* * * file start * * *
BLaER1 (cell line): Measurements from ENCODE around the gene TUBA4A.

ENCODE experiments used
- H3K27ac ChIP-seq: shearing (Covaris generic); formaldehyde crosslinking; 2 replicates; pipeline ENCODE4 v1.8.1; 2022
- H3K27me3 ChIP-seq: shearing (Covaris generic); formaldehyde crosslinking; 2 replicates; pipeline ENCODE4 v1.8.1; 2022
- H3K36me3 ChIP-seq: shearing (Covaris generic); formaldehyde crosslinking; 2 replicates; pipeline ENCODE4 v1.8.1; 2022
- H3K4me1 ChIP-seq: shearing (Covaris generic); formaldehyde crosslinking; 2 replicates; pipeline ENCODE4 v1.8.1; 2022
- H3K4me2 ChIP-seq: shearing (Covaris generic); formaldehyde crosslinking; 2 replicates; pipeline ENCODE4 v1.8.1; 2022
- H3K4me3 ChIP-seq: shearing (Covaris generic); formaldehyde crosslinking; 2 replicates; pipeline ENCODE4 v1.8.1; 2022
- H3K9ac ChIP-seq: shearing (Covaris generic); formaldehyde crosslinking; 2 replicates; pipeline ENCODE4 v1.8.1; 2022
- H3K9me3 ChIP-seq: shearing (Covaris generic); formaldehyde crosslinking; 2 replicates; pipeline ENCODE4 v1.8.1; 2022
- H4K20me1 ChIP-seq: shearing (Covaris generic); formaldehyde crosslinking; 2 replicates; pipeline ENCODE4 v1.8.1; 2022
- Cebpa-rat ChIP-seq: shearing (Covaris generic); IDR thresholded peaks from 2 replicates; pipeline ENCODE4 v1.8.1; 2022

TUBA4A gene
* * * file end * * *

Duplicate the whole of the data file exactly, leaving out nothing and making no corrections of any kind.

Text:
BLaER1 (cell line): Measurements from ENCODE around the gene TUBA4A.

ENCODE experiments used
- H3K27ac ChIP-seq: shearing (Covaris generic); formaldehyde crosslinking; 2 replicates; pipeline ENCODE4 v1.8.1; 2022
- H3K27me3 ChIP-seq: shearing (Covaris generic); formaldehyde crosslinking; 2 replicates; pipeline ENCODE4 v1.8.1; 2022
- H3K36me3 ChIP-seq: shearing (Covaris generic); formaldehyde crosslinking; 2 replicates; pipeline ENCODE4 v1.8.1; 2022
- H3K4me1 ChIP-seq: shearing (Covaris generic); formaldehyde crosslinking; 2 replicates; pipeline ENCODE4 v1.8.1; 2022
- H3K4me2 ChIP-seq: shearing (Covaris generic); formaldehyde crosslinking; 2 replicates; pipeline ENCODE4 v1.8.1; 2022
- H3K4me3 ChIP-seq: shearing (Covaris generic); formaldehyde crosslinking; 2 replicates; pipeline ENCODE4 v1.8.1; 2022
- H3K9ac ChIP-seq: shearing (Covaris generic); formaldehyde crosslinking; 2 replicates; pipeline ENCODE4 v1.8.1; 2022
- H3K9me3 ChIP-seq: shearing (Covaris generic); formaldehyde crosslinking; 2 replicates; pipeline ENCODE4 v1.8.1; 2022
- H4K20me1 ChIP-seq: shearing (Covaris generic); formaldehyde crosslinking; 2 replicates; pipeline ENCODE4 v1.8.1; 2022
- Cebpa-rat ChIP-seq: shearing (Covaris generic); IDR thresholded peaks from 2 replicates; pipeline ENCODE4 v1.8.1; 2022

TUBA4A gene